we roll and wallow in joy, by reason of the great favour, the great
king and queen have done us, in sending us arms and ammunition,
at a time when we were in the greatest need of them, and, because
there is such unity among the brethren."
Fletcher meanly pressed them to deliver up M. Milet, the Jesuit
already named j but they declined.
He had great influence among them, and prevailed on all but
the Mohawks, to come to a conference. No peace, however, was
made on the ground that the French insisted upon rebuilding fort
Frontenac at the issue of lake Ontario, and upon including their
allies in the peace. The war which had been suspended, broke
Count Frontenac, directed his principal force against the Mo-
hawks. He sent three hundred men to Niagara, to clear the woods,
and take such of the Agoneaseah, as might be found in a hostile
attitude. Several were killed, while others were captured, and
sent to Montreal.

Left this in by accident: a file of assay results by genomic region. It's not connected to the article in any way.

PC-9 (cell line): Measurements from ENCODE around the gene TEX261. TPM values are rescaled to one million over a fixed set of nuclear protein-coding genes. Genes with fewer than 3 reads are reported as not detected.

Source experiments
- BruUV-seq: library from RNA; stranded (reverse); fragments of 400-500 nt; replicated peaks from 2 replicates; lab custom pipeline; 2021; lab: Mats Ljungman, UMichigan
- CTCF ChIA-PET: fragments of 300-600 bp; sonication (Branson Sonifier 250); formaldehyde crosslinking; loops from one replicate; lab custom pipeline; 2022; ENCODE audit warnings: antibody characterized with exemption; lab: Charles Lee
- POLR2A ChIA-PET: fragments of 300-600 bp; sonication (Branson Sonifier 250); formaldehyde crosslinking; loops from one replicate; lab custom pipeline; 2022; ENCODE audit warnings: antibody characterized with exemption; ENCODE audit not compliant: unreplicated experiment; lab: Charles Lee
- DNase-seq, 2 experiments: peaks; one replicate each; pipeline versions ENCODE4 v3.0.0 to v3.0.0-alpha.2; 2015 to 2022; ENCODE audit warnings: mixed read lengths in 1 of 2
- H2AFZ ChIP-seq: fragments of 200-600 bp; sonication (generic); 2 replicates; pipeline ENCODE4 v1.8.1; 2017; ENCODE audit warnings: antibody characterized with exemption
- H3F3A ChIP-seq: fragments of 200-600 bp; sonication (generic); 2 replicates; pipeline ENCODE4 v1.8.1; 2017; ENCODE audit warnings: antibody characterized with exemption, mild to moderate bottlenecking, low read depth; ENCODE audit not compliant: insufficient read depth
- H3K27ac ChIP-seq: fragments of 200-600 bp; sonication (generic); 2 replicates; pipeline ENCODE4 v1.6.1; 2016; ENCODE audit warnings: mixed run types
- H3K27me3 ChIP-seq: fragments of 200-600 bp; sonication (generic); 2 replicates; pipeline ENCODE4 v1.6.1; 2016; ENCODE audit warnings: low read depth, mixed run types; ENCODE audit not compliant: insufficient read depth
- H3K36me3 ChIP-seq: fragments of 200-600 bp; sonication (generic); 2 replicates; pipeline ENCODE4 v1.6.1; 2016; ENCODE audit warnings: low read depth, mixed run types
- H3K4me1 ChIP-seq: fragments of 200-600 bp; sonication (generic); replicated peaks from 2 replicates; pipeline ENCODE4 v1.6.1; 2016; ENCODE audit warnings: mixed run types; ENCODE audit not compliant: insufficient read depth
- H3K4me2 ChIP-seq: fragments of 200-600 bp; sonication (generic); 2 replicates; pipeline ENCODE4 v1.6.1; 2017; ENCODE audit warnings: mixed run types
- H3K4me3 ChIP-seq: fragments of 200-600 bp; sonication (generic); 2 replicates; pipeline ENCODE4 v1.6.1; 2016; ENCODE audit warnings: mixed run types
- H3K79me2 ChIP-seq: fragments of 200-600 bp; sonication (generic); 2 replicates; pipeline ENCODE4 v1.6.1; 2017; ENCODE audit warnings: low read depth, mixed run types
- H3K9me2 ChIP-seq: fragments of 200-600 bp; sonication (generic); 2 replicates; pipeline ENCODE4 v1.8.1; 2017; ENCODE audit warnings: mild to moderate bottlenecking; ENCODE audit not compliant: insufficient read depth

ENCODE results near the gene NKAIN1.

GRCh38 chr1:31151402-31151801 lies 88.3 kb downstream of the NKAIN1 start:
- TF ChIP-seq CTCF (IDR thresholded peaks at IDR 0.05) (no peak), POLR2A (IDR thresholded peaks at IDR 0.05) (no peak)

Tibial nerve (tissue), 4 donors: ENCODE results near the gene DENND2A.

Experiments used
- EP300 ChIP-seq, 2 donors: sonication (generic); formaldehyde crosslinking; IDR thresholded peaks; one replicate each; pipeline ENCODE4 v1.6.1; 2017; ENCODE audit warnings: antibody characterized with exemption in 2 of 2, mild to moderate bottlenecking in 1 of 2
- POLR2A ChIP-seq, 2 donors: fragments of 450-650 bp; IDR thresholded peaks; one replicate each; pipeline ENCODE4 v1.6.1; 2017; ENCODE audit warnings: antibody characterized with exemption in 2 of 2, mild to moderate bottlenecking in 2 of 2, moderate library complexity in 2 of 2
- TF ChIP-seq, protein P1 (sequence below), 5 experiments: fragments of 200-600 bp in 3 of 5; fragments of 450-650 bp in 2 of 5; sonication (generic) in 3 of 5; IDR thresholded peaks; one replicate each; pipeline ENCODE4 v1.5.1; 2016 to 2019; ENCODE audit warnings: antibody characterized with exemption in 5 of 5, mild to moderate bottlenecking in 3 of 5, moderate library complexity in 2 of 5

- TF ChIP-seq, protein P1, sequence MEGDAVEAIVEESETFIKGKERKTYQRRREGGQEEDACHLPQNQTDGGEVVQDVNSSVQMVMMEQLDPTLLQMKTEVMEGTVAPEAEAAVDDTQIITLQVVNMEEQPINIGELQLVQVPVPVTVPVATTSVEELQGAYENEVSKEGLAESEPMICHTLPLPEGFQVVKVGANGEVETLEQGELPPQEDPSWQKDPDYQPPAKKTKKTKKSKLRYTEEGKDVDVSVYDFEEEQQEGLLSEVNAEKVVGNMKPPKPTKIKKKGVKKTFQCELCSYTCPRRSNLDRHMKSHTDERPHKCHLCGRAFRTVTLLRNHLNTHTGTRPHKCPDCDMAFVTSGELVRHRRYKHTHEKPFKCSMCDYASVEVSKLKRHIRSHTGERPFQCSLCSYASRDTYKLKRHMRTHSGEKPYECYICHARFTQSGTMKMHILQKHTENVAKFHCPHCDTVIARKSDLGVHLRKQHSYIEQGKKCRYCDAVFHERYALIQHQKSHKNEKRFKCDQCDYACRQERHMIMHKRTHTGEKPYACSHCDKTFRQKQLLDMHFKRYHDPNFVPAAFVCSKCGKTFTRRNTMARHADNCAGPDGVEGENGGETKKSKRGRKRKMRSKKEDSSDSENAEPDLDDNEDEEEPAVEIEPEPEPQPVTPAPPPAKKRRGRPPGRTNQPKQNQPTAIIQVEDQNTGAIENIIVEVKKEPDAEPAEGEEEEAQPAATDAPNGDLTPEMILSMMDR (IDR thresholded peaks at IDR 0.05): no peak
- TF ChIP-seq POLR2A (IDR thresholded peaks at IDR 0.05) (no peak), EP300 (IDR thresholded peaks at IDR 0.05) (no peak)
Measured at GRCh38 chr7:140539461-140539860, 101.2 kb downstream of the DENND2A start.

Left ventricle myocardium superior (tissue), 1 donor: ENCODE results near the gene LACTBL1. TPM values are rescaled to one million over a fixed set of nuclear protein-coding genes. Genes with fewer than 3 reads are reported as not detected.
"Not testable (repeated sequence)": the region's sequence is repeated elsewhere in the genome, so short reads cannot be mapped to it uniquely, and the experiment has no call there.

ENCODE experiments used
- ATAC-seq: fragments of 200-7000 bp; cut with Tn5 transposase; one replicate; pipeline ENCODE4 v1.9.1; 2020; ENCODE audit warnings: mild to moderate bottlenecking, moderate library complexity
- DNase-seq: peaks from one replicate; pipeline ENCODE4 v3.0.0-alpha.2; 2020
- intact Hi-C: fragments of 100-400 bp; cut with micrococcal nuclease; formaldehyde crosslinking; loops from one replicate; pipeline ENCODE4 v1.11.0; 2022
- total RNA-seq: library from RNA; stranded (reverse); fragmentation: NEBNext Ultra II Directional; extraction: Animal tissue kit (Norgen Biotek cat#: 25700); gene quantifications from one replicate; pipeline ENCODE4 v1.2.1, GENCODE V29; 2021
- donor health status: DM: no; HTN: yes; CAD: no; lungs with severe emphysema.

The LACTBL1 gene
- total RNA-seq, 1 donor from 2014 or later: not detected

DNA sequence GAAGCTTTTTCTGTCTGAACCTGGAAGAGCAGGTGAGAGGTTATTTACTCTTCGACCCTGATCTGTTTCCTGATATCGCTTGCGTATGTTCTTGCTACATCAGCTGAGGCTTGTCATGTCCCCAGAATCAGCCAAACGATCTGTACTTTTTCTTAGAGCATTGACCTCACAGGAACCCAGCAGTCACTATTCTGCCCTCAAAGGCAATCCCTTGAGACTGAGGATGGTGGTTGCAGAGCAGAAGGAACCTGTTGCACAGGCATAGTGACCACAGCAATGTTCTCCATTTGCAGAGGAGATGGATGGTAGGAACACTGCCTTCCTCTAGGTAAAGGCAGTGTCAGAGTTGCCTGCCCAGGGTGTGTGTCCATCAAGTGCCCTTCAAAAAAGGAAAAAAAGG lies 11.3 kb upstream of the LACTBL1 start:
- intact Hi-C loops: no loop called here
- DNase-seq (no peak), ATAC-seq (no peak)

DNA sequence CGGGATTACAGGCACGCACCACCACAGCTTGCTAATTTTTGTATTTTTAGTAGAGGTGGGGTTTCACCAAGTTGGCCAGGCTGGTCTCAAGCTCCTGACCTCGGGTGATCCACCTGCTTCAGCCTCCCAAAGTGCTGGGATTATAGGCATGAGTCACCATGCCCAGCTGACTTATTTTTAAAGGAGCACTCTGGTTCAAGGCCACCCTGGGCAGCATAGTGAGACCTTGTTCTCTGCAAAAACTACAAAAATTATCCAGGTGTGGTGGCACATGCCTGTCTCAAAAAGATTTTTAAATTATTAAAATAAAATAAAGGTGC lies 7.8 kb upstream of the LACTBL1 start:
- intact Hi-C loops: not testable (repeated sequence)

While the French endeavoured to make peace with the Ago-
neaseah^, the frontiers of the province of New-York enjoyed an un-
On the 26th of March, 1694, a law passed for raising and pay-
ing one hundred and seventy men, who were to be employed in the
defence of the frontiers of the county of Albany.
In October the same year, provision was made to levy one
hundred men, to strengthen the posts in the same county. The
reader will keep in mind, that Albany then included all the country
north of Dutchess and Ulster, and westwardly of New England.
The few settlements were on the Hudson and Mohawk rivers, and
these did not extend much beyond the hmits of Albany and Schen-
Colonel Fletcher, and the assembly at this session, came to an
open rupture. The seeds of the dispute had been sown some
time before. His excellency was rash, passionate, and avaricious,
404 HISTORY OF THE
and continually importuning the house for money, which it had not,